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Grow Your Own Herb Garden in Containers

Basil In Bathtub

Ok, so maybe you don’t want an entire old-timey bathtub full of basil, as shown above. Then again, if you’re a basil fanatic, and many people are, maybe you do! Either way, it’s a gardening fact: many of the most popular herbs are right at home in containers, even bathtub-sized ones!

Let’s take a look at the basics of growing eight of the most in-demand herbs in containers and see if you might want to try creating an herb garden of your own. Before we begin, one important note: any container used for growing herbs (and most any plant, really) needs to have good drainage. Different types of pots can be used, but just assume that adequate drainage is non-negotiable and you’ll save yourself a lot of headaches.


Of course we have to start with basil. It’s one of the most aromatic and in-demand herbs available to home gardeners. Tagawa carries a wide selection of basil and other herbs year ’round, but as the gardening kicks into full gear, our selection of basil varieties is unmatched!

The “best” basil is definitely a matter of opinion. Genovese or sweet basil (shown above) is probably the crowd favorite. I’m going for something a bit stronger this year and growing Thai basil in a fifteen-inch pot just outside my kitchen door.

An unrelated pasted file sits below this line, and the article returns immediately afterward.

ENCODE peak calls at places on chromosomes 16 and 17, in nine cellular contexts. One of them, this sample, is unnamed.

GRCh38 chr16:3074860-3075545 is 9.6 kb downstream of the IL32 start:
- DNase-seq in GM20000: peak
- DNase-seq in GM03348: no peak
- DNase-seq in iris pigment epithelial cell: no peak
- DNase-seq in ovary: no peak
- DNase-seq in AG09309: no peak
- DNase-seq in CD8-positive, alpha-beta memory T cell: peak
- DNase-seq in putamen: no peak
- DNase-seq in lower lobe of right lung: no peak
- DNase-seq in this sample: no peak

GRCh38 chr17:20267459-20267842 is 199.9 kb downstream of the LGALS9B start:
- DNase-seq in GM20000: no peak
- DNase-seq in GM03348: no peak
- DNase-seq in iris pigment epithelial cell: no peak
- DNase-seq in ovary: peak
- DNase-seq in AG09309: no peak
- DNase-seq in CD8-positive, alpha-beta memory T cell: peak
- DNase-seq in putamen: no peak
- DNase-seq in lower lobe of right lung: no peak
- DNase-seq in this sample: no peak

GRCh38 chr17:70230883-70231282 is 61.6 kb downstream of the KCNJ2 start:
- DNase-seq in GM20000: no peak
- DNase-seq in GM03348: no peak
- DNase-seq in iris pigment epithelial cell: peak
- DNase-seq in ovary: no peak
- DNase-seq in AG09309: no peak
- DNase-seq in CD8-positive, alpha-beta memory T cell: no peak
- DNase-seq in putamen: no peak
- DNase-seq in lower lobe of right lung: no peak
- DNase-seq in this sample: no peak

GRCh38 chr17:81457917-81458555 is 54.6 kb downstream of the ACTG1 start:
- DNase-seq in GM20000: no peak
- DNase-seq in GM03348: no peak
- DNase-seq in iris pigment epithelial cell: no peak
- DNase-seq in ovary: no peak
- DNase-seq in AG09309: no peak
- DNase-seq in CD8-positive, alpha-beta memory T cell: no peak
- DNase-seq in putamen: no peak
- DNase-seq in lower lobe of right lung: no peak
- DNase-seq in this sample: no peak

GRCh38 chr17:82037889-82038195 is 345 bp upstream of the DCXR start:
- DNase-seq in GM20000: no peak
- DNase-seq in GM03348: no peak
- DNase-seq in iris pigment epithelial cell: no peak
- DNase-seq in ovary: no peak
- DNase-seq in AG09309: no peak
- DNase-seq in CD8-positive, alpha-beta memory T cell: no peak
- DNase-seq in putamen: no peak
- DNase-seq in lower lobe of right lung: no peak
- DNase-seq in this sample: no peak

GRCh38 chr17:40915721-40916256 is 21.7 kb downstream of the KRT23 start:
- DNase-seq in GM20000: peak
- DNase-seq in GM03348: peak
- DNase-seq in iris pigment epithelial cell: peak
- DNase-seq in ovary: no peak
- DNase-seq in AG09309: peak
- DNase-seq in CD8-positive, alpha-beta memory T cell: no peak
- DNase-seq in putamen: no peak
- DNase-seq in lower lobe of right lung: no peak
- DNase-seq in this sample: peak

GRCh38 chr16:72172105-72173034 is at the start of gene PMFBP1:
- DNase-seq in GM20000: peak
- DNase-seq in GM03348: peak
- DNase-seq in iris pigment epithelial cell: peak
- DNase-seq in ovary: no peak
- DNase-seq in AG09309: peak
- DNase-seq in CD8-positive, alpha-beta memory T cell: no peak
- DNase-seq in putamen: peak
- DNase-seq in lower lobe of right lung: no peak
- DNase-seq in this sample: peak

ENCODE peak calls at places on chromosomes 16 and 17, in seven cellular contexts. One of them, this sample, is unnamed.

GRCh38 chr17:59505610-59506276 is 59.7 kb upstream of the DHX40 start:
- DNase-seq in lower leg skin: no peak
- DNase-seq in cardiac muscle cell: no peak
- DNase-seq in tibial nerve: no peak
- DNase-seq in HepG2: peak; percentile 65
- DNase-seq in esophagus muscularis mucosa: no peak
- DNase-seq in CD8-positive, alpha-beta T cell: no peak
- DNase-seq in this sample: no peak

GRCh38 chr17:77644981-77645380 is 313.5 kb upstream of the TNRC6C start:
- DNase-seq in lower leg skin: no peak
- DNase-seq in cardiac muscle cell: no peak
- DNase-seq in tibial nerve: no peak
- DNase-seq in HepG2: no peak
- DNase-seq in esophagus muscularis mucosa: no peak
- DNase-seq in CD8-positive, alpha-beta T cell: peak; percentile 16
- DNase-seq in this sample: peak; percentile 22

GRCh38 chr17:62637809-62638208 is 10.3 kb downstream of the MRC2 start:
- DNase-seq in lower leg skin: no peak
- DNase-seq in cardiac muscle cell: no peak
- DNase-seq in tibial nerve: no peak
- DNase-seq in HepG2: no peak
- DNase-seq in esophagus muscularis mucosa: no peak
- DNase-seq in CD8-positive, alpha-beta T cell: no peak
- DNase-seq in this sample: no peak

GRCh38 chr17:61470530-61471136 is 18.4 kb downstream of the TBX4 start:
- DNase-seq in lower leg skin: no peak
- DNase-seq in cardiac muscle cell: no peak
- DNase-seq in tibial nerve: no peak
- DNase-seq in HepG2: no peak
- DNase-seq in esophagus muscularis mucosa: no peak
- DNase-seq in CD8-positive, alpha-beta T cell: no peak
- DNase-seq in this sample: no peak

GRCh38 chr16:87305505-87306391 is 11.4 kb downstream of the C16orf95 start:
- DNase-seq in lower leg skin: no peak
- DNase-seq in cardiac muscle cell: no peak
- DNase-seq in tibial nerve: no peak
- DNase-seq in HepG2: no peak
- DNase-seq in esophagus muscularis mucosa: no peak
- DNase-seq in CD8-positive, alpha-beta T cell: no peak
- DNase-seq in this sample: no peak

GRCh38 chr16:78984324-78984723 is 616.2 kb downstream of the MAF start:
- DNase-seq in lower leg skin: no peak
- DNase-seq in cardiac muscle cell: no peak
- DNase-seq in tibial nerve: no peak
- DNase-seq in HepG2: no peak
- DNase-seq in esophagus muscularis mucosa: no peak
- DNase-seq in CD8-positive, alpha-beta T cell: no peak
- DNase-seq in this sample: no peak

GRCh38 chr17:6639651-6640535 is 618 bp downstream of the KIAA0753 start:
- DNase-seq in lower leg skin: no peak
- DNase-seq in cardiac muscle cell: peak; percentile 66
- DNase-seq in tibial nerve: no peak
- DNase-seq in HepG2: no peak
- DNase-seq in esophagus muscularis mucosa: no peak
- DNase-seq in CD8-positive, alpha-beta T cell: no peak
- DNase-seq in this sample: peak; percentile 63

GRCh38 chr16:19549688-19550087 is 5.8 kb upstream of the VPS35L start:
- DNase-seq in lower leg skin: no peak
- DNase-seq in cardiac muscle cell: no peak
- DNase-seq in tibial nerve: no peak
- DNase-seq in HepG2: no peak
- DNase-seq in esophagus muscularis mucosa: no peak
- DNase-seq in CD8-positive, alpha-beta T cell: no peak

All of the basil varieties are easy to grow in containers. Most prefer full but not intensely hot sun, others are fine with morning sun and light afternoon shade. Basil prefers a fairly rich but well-drained soil. Let the surface of the soil dry out between waterings. Trim the growing tips regularly to encourage a bushy plant.

Note: with all herbs featured here, including basil, never harvest more than one-third of the plant at any one time during the growing season. The entire plant can be harvested at the end of summer.


In my experience, cilantro seems to be something that people either like or can’t stand, with the dissenters saying it tastes like soap. I’m in the “like” group.

Cilantro is definitely one of the fastest herbs to bring to harvest. Sown from seed, it will produce usable leaves in four to five weeks. For true cilantro lovers, grow one container from a small plant and sow seed for a second plant or two for follow-up harvests.

Cilantro will bolt (produce seed) in very hot weather. It will do very well in a location with morning sun and some protection from hot summer temperatures later in the day. Keep cilantro plants slightly moist but never soggy.